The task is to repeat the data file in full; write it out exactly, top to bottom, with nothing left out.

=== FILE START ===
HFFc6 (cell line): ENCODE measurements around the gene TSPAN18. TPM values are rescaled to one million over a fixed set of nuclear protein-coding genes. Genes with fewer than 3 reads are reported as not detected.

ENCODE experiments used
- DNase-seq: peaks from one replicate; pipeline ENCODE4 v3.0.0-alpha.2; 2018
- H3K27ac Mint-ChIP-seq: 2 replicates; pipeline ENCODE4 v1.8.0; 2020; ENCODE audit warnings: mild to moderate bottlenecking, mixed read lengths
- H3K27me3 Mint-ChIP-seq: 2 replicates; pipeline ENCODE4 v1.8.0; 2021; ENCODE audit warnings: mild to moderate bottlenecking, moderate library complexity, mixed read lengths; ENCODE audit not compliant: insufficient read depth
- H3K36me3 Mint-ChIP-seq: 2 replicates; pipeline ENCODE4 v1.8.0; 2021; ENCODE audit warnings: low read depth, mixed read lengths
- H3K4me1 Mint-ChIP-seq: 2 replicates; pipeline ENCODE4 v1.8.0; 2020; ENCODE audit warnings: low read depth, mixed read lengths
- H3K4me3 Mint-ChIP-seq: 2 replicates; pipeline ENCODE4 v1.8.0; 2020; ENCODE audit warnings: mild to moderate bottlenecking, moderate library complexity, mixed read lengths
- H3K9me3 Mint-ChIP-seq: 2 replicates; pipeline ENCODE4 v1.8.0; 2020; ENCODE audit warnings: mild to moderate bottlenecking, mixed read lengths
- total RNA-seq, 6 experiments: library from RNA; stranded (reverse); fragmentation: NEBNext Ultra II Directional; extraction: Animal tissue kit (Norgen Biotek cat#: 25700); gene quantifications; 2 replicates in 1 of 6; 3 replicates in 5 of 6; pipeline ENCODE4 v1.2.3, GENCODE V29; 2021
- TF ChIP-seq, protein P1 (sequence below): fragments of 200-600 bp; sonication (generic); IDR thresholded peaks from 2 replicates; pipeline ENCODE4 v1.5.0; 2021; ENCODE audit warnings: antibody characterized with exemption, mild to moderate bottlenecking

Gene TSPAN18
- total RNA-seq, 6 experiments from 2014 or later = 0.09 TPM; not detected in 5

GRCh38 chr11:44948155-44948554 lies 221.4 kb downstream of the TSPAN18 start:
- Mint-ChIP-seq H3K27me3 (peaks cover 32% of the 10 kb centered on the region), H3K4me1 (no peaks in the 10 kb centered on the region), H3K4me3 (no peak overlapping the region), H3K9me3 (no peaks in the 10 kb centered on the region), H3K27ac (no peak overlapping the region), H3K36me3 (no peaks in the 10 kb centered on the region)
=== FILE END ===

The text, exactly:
HFFc6 (cell line): ENCODE measurements around the gene TSPAN18. TPM values are rescaled to one million over a fixed set of nuclear protein-coding genes. Genes with fewer than 3 reads are reported as not detected.

ENCODE experiments used
- DNase-seq: peaks from one replicate; pipeline ENCODE4 v3.0.0-alpha.2; 2018
- H3K27ac Mint-ChIP-seq: 2 replicates; pipeline ENCODE4 v1.8.0; 2020; ENCODE audit warnings: mild to moderate bottlenecking, mixed read lengths
- H3K27me3 Mint-ChIP-seq: 2 replicates; pipeline ENCODE4 v1.8.0; 2021; ENCODE audit warnings: mild to moderate bottlenecking, moderate library complexity, mixed read lengths; ENCODE audit not compliant: insufficient read depth
- H3K36me3 Mint-ChIP-seq: 2 replicates; pipeline ENCODE4 v1.8.0; 2021; ENCODE audit warnings: low read depth, mixed read lengths
- H3K4me1 Mint-ChIP-seq: 2 replicates; pipeline ENCODE4 v1.8.0; 2020; ENCODE audit warnings: low read depth, mixed read lengths
- H3K4me3 Mint-ChIP-seq: 2 replicates; pipeline ENCODE4 v1.8.0; 2020; ENCODE audit warnings: mild to moderate bottlenecking, moderate library complexity, mixed read lengths
- H3K9me3 Mint-ChIP-seq: 2 replicates; pipeline ENCODE4 v1.8.0; 2020; ENCODE audit warnings: mild to moderate bottlenecking, mixed read lengths
- total RNA-seq, 6 experiments: library from RNA; stranded (reverse); fragmentation: NEBNext Ultra II Directional; extraction: Animal tissue kit (Norgen Biotek cat#: 25700); gene quantifications; 2 replicates in 1 of 6; 3 replicates in 5 of 6; pipeline ENCODE4 v1.2.3, GENCODE V29; 2021
- TF ChIP-seq, protein P1 (sequence below): fragments of 200-600 bp; sonication (generic); IDR thresholded peaks from 2 replicates; pipeline ENCODE4 v1.5.0; 2021; ENCODE audit warnings: antibody characterized with exemption, mild to moderate bottlenecking

Gene TSPAN18
- total RNA-seq, 6 experiments from 2014 or later = 0.09 TPM; not detected in 5

GRCh38 chr11:44948155-44948554 lies 221.4 kb downstream of the TSPAN18 start:
- Mint-ChIP-seq H3K27me3 (peaks cover 32% of the 10 kb centered on the region), H3K4me1 (no peaks in the 10 kb centered on the region), H3K4me3 (no peak overlapping the region), H3K9me3 (no peaks in the 10 kb centered on the region), H3K27ac (no peak overlapping the region), H3K36me3 (no peaks in the 10 kb centered on the region)